Commissioner slots at the Securities and Exchange Commission are being filled — albeit slowly. On Wednesday, Democrat Elisse B. Walter was sworn in, just in time to participate in the regulator’s roundtable on fair value accounting. Walter, who joins commissioners Paul Atkins and Kathleen Casey, along with SEC Chairman Christopher Cox, was appointed by President Bush and confirmed by the Senate in June.
The Senate also confirmed Bush SEC nominees Luis Aguilar, a Democrat, and Republican Troy Paredes, although no dates have been set for their taking office, as they are winding up their affairs at their current positions. Walter and Aguilar — who is a securities attorney with McKenna Long & Aldridge in Atlanta — were originally recommended to President Bush by Senate majority leader Harry Reid. But confirmation of the commissioners have been held up by political wrangling between the President and the Congress over more than 200 political posts.
Paredes, a professor at the Washington University School of Law in St. Louis, was tapped by the President to fill thd Republican slot at the SEC that will become vacant when Atkins makes his expected departure soon. Traditionally, the SEC leadership is made up of two Democrats, two Republicans, and a chairman chosen from the sitting president’s political party. Since January, the SEC has operated with only three of the usual five commissioners.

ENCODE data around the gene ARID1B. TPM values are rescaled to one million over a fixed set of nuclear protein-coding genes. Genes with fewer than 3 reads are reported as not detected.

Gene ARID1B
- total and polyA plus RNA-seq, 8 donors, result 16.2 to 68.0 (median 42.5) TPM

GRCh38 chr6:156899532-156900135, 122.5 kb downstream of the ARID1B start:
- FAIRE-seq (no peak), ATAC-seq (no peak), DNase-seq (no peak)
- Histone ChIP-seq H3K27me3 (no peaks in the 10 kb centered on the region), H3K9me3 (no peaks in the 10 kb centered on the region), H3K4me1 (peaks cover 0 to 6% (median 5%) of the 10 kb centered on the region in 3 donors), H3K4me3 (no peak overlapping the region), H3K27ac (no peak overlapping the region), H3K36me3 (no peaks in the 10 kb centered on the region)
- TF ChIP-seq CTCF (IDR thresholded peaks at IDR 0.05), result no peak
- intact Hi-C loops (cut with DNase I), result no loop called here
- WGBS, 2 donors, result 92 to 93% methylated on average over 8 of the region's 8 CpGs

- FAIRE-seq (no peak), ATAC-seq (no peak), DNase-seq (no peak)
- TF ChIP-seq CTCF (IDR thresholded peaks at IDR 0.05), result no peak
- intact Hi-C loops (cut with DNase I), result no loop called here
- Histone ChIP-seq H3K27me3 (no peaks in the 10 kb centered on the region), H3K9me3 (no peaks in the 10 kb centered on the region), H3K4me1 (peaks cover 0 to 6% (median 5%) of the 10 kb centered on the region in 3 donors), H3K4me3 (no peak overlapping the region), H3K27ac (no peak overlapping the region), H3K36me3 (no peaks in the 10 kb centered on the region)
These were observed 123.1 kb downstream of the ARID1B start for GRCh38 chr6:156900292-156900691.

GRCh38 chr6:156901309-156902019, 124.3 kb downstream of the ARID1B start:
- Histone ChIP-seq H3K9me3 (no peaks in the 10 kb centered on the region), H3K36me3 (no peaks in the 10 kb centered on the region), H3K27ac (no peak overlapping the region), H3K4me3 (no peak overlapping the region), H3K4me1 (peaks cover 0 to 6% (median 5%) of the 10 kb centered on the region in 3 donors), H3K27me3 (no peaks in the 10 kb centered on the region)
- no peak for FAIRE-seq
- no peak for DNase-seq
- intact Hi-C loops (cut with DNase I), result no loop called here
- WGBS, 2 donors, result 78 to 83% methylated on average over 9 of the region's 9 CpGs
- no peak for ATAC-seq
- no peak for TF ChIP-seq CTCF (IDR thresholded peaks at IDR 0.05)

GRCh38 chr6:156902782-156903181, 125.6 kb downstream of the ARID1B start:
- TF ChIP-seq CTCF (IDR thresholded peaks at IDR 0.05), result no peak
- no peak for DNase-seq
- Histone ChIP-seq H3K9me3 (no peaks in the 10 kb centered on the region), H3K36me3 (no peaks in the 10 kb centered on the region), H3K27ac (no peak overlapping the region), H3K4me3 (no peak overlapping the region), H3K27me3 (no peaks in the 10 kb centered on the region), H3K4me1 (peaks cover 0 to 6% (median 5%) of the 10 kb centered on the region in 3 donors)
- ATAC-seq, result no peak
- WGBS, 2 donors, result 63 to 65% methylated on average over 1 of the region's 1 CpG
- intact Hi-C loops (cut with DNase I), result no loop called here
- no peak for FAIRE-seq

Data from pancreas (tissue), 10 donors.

Walter, a securities lawyer, was previously senior vice president for regulatory policy at the Financial Industry Regulatory Authority (FINRA), the non-governmental regulator for securities firms doing business in the U.S. The Harvard Law School graduate, who majored in mathematics at Yale University, also spent 17 years at the SEC in the Office of the General Counsel and the Division of Corporate Finance. She eventually rose to the rank of associate general counsel and deputy director of the Division of Corporate Finance. She left the SEC in 1994.
In addition, Walter also served as general counsel at the Commodity Futures Trading Commission, where she was responsible for litigation and drafting administrative decisions and rules.
While at FINRA, Walter headed up efforts to improve regulation in the sale of mutual funds and managed task forces that proposed significant rule and investor protection initiatives. She held the same position at the National Association of Securities Dealers before it merged with the New York Stock Exchange Member Regulation in 2007.